Amy Nicholson in her review forVarietynails the position the film quite brilliantly puts us in as audience members: "Over and over, we in the audience find ourselves wanting to shout advice at the [women on] screen like we would in a regular horror movie: ‘laugh at that joke, don’t laugh at that one, and for god’s sake, stop doing shots.’ When we pause to examine our own reactions, we get walloped by Green’s heaviest point. Why are we micromanaging the victims but never yelling, “Leave them alone!” at the men?"
Ultimately, while the film does play like an effective thriller, it, more interestingly, might reveal the audience's own perceptions and judgments about the world we live in -- how we believe "good" women "should" or "should not" behave and who we believe is to blame when bad things happen.
But as toDoctober! It is frankly impossible for me to choose my favorite documentaries to recommend to you for our opening week -- I love ‘em all -- so I’d simply urge you to read the film descriptions in ourcalendarand, perhaps even more importantly, watch some trailers, and consider which films seem most intriguing to you.
These are the docs playing with us this week, and I’ve made a special note on the dates where we have special guests and panels:
Joan Baez: I Am A Noise-- Oct. 6 (sold out), Oct. 12 (sold out) -- I’ll see if I can find some room for an encore showing or two. Stay tuned, folks!
A Song Film by Kishi Bashi: “Omoiyari”-- Oct. 7, with aspecial video introduction, especially made for Doctober, from the musician-director, Kishi Bashi. Film presented by Northwest Nikkei Museum, Japanese Cultural and Community Center of WA
Before the Sun(Aitamaako'tamisskapi Natosi)-- Oct. 7, with a live, virtualQ&Awith the film’s star, Logan Red Crow; director Banchi Hanuse, exec. producers Carey Newman and Izzy Pullen, producer Mike Wavrecan. Hosted by Treaty Day Film Festival and Children of the Setting Sun Productions. Oct. 11, encore screening (no Q&A)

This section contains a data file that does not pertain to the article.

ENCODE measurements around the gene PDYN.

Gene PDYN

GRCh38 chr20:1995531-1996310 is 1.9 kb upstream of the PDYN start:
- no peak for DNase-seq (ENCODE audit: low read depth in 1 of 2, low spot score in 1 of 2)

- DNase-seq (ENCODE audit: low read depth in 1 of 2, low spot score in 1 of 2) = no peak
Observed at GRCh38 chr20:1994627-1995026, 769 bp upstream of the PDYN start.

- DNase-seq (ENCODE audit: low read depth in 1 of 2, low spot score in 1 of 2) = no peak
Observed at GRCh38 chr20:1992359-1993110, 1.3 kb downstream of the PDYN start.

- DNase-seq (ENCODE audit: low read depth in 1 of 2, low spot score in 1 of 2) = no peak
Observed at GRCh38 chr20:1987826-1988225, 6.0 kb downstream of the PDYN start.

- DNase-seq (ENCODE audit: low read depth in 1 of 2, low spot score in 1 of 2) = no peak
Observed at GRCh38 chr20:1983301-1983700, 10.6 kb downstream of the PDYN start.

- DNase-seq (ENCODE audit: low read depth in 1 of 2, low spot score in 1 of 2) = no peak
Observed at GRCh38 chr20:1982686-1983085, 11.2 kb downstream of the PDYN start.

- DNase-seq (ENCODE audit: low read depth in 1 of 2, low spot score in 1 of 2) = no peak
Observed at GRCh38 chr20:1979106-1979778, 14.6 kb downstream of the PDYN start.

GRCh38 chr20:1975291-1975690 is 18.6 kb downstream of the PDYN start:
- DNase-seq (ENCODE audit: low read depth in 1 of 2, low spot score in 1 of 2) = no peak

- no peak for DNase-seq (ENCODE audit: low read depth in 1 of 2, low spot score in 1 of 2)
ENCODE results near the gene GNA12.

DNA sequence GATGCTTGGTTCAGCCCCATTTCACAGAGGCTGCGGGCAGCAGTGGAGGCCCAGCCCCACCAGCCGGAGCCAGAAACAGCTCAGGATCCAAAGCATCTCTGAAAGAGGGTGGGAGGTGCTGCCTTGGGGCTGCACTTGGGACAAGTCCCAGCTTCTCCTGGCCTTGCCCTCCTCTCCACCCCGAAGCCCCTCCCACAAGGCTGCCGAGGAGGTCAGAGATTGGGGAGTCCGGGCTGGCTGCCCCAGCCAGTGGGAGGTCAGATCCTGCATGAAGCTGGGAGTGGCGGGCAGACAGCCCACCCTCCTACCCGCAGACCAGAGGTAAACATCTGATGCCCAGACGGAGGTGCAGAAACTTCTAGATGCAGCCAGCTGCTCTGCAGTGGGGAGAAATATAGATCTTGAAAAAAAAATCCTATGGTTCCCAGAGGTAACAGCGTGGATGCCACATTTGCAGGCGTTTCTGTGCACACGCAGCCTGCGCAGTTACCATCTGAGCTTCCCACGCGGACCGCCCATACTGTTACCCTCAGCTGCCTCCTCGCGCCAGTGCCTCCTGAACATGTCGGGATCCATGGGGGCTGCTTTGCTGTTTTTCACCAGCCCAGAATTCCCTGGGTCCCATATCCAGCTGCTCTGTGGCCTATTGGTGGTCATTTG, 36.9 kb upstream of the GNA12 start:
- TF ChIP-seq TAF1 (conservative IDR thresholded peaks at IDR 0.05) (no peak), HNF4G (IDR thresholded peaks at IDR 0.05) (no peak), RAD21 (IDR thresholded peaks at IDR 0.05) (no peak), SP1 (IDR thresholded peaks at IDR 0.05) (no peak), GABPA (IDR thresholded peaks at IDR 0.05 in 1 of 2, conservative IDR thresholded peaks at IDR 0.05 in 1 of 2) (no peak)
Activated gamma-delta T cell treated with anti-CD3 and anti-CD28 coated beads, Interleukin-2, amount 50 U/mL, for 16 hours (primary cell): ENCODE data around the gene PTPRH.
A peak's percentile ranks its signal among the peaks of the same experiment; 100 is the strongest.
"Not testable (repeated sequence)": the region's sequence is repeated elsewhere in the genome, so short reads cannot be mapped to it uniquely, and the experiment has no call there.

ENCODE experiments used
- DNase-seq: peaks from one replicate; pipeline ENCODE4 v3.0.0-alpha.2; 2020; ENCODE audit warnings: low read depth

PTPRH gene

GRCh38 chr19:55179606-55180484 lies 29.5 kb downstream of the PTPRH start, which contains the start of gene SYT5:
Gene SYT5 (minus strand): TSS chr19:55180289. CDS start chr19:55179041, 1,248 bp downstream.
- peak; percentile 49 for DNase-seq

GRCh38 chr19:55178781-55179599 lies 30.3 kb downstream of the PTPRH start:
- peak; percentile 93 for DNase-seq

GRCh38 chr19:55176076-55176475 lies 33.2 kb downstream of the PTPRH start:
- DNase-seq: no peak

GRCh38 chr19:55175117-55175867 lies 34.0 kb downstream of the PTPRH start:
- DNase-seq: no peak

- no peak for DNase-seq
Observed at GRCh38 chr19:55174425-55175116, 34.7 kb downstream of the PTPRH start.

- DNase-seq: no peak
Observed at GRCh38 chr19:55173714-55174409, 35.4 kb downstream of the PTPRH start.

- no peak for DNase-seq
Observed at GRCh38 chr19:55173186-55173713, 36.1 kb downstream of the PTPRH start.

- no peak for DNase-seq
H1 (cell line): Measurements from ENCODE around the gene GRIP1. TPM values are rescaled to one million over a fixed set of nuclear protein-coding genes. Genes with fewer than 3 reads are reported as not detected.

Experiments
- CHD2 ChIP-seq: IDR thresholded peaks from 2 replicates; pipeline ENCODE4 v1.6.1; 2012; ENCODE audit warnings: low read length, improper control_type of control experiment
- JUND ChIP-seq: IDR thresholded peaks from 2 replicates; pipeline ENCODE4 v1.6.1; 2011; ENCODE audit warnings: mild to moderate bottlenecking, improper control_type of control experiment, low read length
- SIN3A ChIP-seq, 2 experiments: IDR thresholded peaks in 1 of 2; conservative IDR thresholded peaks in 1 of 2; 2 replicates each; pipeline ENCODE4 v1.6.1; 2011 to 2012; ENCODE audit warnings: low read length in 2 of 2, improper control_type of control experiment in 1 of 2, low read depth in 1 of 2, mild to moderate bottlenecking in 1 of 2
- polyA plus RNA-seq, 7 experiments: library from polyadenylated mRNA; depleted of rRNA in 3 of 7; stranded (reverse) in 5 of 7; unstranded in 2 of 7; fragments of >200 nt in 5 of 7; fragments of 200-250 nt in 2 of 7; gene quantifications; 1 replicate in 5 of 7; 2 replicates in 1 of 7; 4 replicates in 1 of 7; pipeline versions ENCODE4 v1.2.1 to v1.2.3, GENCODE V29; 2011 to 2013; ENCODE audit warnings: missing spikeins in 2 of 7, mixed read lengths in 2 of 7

Allihopa: The Dalkurd Story(Advance Special Screening) -- Oct. 7, with an in-personQ&Awith editor José Moreno Brooks and cinematographer Andrew Lee. Film presented by Whatcom Sports and Recreation
Common Ground-- Oct. 7 (sold out), withpost-film discussionhosted by Whatcom Million Trees Project and Kulshan Carbon Trust. Encore screening, Oct. 10 (tickets left!). Film presented by Whatcom Million Trees Project, Kulshan Carbon Trust, Sustainable Connections, and Whatcom Peace and Justice Center.
Going to Mars: The Nikki Giovanni Project-- Oct. 9, presented by Village Books and Whatcom Peace and Justice Center. In partnership with Village Books, acollection of Nikki Giovanni’s poetrymay be purchased at the Pickford or through our website for a discounted price of $12.
Maestra--Oct. 9, withintroductionfrom andpost-film panel discussionhosted by Bellingham Symphony Orchestra
The Only Doctor-- Oct. 10, with live virtualQ&Awith director Matthew Hashiguchi and the only doctor herself, Dr. Karen Kinsell. Film presented by Unity Care
Hummingbirds-- Oct. 10, withintroductionfrom CASCADIA International Women’s Film Festival (CIWFF). Film presented by CIWFF
Brother Horse-- Oct. 11, presented by Animals as Natural Therapy and the Whatcom Humane Society
Beyond Utopia-- Oct. 11, presented by Bellingham Human Rights Film Festival